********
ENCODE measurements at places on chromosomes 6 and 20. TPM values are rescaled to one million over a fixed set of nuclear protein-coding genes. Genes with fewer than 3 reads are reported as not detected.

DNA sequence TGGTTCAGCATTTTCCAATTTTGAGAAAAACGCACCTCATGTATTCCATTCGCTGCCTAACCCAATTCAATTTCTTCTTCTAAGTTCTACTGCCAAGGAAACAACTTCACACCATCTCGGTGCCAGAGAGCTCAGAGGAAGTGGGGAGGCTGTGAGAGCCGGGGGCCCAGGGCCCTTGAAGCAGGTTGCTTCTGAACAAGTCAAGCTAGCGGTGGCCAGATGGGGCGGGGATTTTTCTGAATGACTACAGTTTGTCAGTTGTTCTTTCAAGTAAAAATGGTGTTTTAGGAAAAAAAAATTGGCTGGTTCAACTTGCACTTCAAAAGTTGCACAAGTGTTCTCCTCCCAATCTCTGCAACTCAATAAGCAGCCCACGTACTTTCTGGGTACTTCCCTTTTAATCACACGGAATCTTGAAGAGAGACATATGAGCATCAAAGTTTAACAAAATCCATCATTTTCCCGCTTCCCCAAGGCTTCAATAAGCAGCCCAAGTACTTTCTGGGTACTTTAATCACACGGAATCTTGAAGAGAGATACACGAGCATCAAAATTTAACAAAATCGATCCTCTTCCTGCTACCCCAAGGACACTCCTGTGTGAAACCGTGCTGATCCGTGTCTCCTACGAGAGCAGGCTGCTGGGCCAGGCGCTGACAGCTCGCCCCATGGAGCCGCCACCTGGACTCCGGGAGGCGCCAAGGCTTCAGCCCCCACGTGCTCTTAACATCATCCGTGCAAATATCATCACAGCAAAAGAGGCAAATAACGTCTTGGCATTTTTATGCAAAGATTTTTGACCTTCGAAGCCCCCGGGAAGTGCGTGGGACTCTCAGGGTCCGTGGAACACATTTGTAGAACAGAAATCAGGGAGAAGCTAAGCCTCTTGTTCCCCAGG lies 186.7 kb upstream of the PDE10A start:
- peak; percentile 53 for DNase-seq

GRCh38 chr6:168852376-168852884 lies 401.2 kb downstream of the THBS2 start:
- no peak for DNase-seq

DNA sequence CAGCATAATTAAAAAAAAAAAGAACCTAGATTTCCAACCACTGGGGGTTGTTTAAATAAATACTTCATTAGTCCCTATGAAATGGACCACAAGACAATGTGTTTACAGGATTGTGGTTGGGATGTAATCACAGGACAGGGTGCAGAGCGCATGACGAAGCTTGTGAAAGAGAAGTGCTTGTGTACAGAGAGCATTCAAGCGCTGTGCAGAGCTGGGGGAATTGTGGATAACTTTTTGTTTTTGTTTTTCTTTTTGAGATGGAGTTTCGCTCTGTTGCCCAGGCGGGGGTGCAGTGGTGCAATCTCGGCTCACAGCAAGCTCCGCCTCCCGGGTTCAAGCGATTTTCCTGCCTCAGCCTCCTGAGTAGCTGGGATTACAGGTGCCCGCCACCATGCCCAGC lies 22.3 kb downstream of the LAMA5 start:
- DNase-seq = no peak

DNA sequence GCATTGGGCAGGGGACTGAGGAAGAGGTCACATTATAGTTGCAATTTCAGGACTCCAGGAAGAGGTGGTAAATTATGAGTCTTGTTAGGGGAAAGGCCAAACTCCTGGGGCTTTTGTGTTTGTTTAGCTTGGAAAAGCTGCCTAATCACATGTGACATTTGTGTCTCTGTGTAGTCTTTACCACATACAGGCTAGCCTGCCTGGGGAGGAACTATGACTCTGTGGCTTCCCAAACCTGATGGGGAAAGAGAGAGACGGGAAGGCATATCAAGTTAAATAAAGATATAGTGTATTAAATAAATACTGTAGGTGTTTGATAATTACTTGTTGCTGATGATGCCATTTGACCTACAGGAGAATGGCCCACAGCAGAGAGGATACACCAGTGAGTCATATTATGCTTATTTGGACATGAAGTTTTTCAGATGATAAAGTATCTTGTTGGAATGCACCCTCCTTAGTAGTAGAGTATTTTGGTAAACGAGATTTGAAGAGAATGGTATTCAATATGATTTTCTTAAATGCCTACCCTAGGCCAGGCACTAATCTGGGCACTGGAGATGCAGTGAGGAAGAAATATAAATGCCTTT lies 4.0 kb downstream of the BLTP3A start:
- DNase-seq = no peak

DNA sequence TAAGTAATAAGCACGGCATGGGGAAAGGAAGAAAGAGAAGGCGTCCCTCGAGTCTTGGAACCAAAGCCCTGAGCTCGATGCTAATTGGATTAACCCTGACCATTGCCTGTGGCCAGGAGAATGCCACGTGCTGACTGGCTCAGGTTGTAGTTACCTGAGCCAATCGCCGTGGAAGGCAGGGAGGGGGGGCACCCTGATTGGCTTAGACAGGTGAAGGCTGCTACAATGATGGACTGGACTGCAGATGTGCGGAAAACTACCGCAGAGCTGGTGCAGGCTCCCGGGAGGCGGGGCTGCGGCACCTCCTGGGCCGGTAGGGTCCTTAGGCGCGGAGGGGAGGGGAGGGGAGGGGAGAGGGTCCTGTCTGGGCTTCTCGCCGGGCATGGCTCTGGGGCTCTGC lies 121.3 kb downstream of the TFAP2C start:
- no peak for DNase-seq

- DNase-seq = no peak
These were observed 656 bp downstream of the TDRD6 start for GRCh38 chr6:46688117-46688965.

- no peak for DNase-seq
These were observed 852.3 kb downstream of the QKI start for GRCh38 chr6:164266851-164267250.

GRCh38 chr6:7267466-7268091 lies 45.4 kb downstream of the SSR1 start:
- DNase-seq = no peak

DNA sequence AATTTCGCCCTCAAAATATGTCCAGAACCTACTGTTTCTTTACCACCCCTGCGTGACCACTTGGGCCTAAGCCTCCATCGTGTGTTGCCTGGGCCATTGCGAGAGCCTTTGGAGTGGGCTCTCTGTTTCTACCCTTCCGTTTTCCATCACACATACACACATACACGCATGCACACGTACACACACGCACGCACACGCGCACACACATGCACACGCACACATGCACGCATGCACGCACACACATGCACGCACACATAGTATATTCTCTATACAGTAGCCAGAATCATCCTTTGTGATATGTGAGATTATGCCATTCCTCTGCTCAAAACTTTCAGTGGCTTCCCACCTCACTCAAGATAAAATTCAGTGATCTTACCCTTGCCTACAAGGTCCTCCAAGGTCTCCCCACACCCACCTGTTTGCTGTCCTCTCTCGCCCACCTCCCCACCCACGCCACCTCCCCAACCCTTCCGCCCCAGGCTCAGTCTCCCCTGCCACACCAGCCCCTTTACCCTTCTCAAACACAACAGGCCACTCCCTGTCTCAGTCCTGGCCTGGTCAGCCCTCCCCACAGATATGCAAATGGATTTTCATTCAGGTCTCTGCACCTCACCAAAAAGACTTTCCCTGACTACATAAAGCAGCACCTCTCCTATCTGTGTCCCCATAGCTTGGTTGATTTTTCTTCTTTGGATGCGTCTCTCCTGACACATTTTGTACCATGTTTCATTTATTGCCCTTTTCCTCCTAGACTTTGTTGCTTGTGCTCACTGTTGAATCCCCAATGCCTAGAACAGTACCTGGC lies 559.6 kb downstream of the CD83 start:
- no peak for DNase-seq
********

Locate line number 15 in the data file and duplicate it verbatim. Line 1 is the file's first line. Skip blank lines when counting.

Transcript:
These were observed 852.3 kb downstream of the QKI start for GRCh38 chr6:164266851-164267250.